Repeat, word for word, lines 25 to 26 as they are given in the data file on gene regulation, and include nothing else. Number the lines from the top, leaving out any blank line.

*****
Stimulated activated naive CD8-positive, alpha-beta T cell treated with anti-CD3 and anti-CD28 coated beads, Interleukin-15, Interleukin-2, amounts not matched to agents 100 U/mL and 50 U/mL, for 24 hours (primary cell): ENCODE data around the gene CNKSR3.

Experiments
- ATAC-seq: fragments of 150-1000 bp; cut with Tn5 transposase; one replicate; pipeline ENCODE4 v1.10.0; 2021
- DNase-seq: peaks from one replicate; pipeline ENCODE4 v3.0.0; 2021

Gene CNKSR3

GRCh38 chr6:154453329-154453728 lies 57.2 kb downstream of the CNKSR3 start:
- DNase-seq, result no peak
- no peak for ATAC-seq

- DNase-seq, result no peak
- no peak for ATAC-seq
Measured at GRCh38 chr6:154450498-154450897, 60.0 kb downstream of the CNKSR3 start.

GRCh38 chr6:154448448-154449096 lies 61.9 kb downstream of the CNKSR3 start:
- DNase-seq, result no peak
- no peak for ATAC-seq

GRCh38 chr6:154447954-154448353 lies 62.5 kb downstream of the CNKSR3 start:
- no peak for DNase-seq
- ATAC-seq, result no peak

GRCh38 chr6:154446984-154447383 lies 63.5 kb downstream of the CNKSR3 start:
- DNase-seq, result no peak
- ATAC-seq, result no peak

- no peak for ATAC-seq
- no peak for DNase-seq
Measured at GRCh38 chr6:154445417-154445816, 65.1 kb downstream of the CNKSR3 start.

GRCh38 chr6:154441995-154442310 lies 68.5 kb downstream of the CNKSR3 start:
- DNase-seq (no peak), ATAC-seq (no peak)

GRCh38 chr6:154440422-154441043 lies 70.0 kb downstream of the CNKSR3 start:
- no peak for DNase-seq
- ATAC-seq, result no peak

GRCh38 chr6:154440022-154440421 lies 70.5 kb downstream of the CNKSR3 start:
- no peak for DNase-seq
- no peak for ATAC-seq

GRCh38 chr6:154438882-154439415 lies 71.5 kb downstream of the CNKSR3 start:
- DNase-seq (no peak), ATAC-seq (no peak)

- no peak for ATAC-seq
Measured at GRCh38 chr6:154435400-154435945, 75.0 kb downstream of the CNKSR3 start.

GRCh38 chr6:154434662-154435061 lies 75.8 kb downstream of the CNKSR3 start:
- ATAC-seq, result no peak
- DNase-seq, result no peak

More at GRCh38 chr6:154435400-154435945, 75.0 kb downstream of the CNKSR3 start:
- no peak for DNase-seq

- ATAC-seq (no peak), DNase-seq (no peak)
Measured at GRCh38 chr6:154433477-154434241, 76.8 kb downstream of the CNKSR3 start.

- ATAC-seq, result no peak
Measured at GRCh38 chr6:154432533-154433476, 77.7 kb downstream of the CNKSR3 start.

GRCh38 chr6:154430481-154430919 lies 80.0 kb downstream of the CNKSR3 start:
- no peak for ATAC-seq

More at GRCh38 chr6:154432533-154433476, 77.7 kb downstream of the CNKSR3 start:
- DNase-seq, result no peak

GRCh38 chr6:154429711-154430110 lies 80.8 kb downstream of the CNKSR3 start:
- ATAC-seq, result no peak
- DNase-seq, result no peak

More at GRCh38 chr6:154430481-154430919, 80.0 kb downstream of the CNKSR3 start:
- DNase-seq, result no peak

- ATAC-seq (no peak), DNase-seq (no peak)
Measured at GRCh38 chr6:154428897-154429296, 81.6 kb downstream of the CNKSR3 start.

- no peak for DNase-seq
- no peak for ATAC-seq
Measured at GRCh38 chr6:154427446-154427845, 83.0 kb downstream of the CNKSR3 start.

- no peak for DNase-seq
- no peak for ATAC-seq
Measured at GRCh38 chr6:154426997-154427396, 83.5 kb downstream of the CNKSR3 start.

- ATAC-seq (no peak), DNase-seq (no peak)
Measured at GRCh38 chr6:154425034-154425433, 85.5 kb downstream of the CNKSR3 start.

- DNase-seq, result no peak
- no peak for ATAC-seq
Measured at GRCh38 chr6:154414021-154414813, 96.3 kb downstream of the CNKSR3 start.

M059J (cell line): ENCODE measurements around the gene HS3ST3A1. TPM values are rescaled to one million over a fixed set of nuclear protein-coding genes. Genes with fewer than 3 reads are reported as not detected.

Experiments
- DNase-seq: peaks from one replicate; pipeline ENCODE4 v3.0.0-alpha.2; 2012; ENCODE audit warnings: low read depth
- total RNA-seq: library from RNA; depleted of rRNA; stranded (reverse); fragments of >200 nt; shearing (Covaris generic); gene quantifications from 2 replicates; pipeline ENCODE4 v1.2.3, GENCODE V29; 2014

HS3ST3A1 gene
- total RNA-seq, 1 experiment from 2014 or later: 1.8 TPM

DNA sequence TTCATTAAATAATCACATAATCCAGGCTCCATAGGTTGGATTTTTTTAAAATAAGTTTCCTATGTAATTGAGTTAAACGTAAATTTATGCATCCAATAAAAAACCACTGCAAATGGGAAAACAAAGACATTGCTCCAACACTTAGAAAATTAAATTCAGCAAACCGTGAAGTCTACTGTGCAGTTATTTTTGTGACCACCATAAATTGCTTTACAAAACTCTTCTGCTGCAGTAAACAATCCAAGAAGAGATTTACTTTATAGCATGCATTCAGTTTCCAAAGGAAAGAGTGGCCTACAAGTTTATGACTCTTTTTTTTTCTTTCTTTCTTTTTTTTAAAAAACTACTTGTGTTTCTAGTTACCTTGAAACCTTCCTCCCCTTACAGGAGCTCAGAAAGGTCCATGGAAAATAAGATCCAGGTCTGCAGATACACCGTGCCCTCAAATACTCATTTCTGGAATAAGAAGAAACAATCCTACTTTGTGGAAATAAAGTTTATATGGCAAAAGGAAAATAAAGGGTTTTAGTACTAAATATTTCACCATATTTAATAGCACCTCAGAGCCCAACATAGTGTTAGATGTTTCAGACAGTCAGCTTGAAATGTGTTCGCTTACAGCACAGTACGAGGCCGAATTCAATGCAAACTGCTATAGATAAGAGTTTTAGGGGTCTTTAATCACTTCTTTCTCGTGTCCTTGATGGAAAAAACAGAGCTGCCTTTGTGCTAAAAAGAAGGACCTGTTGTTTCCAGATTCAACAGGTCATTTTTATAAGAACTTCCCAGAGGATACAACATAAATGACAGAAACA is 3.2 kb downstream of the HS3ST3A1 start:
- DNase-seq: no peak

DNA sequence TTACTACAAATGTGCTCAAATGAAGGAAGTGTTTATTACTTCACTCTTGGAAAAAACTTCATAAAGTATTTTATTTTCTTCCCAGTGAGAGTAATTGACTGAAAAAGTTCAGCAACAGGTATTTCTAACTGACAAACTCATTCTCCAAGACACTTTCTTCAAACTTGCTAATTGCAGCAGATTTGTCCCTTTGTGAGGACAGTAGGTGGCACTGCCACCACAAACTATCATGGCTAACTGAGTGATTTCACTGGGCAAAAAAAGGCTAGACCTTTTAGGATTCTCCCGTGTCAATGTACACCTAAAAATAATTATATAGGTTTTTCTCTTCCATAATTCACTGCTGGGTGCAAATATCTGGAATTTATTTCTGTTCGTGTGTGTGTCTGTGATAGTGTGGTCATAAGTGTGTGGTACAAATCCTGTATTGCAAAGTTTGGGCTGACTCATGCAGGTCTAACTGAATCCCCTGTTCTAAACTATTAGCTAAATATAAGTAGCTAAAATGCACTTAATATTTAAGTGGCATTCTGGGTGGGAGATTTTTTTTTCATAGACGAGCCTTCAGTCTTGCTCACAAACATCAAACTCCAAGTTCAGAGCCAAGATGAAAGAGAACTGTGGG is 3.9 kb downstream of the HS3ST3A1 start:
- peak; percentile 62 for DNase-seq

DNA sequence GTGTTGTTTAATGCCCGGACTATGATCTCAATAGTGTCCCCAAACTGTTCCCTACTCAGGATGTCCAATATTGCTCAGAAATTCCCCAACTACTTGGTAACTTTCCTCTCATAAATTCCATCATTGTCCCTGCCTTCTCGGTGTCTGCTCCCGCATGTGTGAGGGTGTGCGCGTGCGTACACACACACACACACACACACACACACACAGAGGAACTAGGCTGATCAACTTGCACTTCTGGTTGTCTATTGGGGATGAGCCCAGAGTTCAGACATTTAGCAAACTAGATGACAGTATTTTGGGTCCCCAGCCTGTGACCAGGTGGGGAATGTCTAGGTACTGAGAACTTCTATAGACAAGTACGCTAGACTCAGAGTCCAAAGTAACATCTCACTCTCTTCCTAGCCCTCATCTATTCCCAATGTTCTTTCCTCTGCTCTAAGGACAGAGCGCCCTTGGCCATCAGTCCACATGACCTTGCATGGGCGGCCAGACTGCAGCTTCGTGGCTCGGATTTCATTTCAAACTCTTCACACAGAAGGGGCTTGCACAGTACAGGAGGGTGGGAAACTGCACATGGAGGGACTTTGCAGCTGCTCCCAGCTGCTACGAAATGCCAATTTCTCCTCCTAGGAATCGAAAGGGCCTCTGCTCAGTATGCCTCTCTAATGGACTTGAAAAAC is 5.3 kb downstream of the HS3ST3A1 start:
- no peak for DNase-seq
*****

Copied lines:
- DNase-seq (no peak), ATAC-seq (no peak)

GRCh38 chr6:154440422-154441043 lies 70.0 kb downstream of the CNKSR3 start: